The one thing I wasn't doing was listening to the land. Doing just that is how I got my wider perspective!  It's the tiny little Grasshopper Warbler I have to thank for finalising my decision to maintain this area as scrub, regeneration and heath land. This tiny little bird kept me awake at night for weeks with the crazy-loud cricket noise it makes because it chose to nest in the area of scrubland close to our yurt. The RSPB have given it Red Status, so I chose not to destroy it's habitat.

It was at this stage that whenever I had a visitor to the land I would take them for an explore around the scrubland.  After a while I would ask them how it would make them feel if I grubbed it all to the ground, fenced it from the red deer and planted it up with trees. My friend Karen, who is as mad about trees, woodlands and forests as me, looked at me horrified and said 'Don't do it. Please, don't do it'.  Every one of the people I asked had supported the idea of the tree planting scheme BEFORE they actually met and listened to the scrubland. After meeting and listening to the scrubland not one person thought I should go ahead with the scrub clearance and tree planting scheme.

I'm in my 4th year of observing this area now and it has taught me just how much LIFE there is in scrub. Adders, newts, slow worms, badgers, foxes, red deer, roe deer, bugs, spiders, beetles, loads of butterflies including the heath, pearl bordered and (on the edges) the Silverwash Fritillary, moths, bees and fabulous looking hoverflies & flies, goodness knows how many wild flowers and approximately a million visiting & nesting birds (including Cuckoo, Red Wing, Red Start, Woodcock, Grasshopper warbler, Dartford Warbler, Stonechat, Whinchat, Black cap, Longtailed Tit.. etc, etc...).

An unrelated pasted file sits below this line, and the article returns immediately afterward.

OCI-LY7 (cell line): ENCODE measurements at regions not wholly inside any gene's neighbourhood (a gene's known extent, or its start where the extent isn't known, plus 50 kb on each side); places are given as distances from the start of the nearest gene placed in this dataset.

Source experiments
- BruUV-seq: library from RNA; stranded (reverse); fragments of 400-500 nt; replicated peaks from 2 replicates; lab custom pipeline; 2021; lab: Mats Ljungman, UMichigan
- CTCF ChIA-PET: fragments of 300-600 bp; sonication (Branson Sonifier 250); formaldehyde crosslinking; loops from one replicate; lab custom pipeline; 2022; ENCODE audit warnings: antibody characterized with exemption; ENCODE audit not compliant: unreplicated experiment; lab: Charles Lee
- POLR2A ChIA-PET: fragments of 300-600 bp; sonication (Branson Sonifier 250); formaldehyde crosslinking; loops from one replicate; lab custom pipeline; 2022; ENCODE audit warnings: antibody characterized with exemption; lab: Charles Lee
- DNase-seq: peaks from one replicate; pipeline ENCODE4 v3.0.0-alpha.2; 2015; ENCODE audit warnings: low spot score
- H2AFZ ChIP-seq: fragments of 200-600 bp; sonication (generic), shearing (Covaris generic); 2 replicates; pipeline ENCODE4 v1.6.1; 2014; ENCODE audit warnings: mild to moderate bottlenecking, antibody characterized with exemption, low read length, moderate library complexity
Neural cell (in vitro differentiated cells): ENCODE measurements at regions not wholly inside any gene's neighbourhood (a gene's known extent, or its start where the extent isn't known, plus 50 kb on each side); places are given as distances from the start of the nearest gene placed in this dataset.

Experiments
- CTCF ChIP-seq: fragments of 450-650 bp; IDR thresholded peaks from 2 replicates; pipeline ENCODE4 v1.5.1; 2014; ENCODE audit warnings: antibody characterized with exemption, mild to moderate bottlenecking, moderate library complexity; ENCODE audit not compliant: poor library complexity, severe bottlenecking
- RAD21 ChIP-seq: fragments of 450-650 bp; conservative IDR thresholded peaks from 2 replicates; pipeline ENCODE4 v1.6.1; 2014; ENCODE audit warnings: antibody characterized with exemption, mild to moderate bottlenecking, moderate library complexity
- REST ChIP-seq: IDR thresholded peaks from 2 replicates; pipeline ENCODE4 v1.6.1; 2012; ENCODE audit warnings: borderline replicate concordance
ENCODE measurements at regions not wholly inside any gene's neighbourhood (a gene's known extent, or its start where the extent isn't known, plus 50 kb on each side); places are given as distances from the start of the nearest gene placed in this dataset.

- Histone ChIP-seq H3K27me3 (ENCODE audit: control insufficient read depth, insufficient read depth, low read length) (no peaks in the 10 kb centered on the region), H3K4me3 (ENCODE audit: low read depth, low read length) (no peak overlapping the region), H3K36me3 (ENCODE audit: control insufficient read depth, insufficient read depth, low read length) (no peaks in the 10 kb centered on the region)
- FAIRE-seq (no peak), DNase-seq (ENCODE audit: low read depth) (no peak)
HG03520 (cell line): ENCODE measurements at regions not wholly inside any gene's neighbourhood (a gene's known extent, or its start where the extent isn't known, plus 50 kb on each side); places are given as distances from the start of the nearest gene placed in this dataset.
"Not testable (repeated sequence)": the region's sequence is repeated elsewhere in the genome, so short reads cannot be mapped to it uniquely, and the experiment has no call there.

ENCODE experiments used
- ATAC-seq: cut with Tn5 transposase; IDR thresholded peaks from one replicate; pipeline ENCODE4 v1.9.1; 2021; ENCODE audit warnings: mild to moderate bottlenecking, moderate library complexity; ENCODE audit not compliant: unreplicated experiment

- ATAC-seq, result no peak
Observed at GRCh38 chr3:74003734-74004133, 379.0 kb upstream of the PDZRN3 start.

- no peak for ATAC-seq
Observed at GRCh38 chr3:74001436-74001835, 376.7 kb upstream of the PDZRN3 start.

The Gorse and Birch are doing their job of being nursery plants well and there are now areas around the edges of the scrub full of young trees like; Hazel, Hawthorn, Oak, Rowan, all poking out the middle of a dense Birch thicket or an old Gorse shrub which is about to split from the centre to do the great tree reveal! There is even an ancient badger sett that has been meticulously kept clear of any scrub and is a perfect circle of grass, wildflowers and the odd clump of bramble. The relationship between the badgers and red deer are evident here, with the badgers creating many paths between their network of tunnel entrances and flat areas from their excavations, which the deer find a suitable place for resting in cover and feasting on the lovely grass.